In 1969, William B. Quandt wrote the book, Revolution and Political Leadership: Algeria 1954-1968, which is considered by the Council on Foreign Relations publication Foreign Affairs, to be one of the best studies of Algeria and the Algerian War of the time. (Foreign Affairs) William Quandt Ph.D., is a 1968 graduate of the Political Science Program at MIT, served on the National Security Council for the Richard Nixon and Jimmy Carter administrations, and he also worked for the Brookings Institute. He was a Professor in the Department of Politics at the University of Virginia until the 2012 fall semester.
In 1998, twenty-nine years after his first book, William B. Quandt published his second book on Algeria, Between Ballots & Bullets: Algeria’s Transition from Authoritarianism. It is a well-structured historical and political study, and social commentary of post-independence Algeria, which transcribes the story of Algeria’s transition from authoritative politics to democratization. The main focus of Between Ballots & Bullets centers on the Parliamentary and Presidential elections in the 1990’s. However, most of the book itself is contextualizing what led up to the defining January 1992 election, and what the defining factors of Algerian society were before the election and afterwards that determines Algeria’s transition from authoritative rule. Quandt explains the actions of the political parties that were formed leading up to the elections, and the subsequent reactions of the regime in power and the military’s heavy hand in deciding the outcomes of the elections with little to no regard of the popular vote. The book goes in depth to explain the election rules and laws that were set up prior to the elections and their massive effect on how the legitimacy of the election was perceived. Quandt also explains the expansive, and surprising social and political discourse that opened in late 1989 due to the protest movement that swept across Algeria in October of 1988. In Between Ballots & Bullets, Quandt describes in detail how after 1989, the opening of the political system from the FLN (Front de Liberation Nationale) one-party domination, led to the formation of fifty political parties within two years which created a volatile political environment that led to serious conflict and violence in Algeria in the 1990’s.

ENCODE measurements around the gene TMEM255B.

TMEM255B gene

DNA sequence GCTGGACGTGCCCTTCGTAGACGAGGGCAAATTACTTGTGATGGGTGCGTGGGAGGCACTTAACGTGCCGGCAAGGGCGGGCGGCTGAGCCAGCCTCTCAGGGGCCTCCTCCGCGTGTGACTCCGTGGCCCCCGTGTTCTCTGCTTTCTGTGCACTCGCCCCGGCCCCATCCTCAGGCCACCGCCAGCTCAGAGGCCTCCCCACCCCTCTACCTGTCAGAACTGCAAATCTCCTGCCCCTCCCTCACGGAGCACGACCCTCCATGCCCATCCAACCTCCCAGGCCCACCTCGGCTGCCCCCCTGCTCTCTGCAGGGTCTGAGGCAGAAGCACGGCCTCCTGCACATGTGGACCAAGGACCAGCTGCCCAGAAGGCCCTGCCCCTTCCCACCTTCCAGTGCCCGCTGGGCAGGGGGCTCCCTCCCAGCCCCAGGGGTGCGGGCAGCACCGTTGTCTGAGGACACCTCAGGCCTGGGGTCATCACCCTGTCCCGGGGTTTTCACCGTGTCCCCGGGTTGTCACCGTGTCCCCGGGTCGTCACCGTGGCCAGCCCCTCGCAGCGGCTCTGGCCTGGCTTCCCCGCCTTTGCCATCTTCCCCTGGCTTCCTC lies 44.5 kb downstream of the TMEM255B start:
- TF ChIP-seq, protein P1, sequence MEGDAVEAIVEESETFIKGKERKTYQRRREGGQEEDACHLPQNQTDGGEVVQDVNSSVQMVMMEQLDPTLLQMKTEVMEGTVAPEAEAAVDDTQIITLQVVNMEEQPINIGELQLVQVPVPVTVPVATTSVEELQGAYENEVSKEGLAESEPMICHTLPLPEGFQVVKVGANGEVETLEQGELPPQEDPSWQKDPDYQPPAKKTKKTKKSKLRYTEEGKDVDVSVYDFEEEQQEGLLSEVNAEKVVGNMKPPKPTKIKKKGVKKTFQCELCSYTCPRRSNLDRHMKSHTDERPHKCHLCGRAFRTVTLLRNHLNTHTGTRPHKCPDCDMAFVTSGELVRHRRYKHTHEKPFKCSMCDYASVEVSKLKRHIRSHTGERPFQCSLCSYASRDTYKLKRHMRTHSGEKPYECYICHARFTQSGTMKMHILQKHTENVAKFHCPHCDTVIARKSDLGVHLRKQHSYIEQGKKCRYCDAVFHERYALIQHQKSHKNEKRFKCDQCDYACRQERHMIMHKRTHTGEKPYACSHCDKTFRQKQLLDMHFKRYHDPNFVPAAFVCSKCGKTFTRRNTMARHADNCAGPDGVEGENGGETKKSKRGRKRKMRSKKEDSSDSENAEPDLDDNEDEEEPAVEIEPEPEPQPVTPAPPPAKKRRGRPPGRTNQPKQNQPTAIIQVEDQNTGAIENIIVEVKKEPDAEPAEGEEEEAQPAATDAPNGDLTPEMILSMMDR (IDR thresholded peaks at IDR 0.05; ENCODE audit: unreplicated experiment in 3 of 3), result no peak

William Quandt’s book serves as a easily readable and well structured short history of modern Algeria and the crisis that enveloped the country throughout the 1990’s. In this political and historical narrative, there is an extensive analysis of the beginning with the first election in Algerian history where parties other than the FLN were able to legally participate, in January of 1992. The pretext for the conflicts of the late 1980’s and 1990’s are sexplained very well in that the historical narrative of the Boumediene and Chadli Eras, especially the economic systems put in place and the political decisions. Quandt presents how these had a significant effect on how and where the key forces around the 1992 election had their origin. The significance of the 1992 election and what transpired after, concerning the violence and how the le pouvior reacted in times of such upheaval is well described by Quandt, in a way that a history student can appreciate without having to be an expert in the field or region.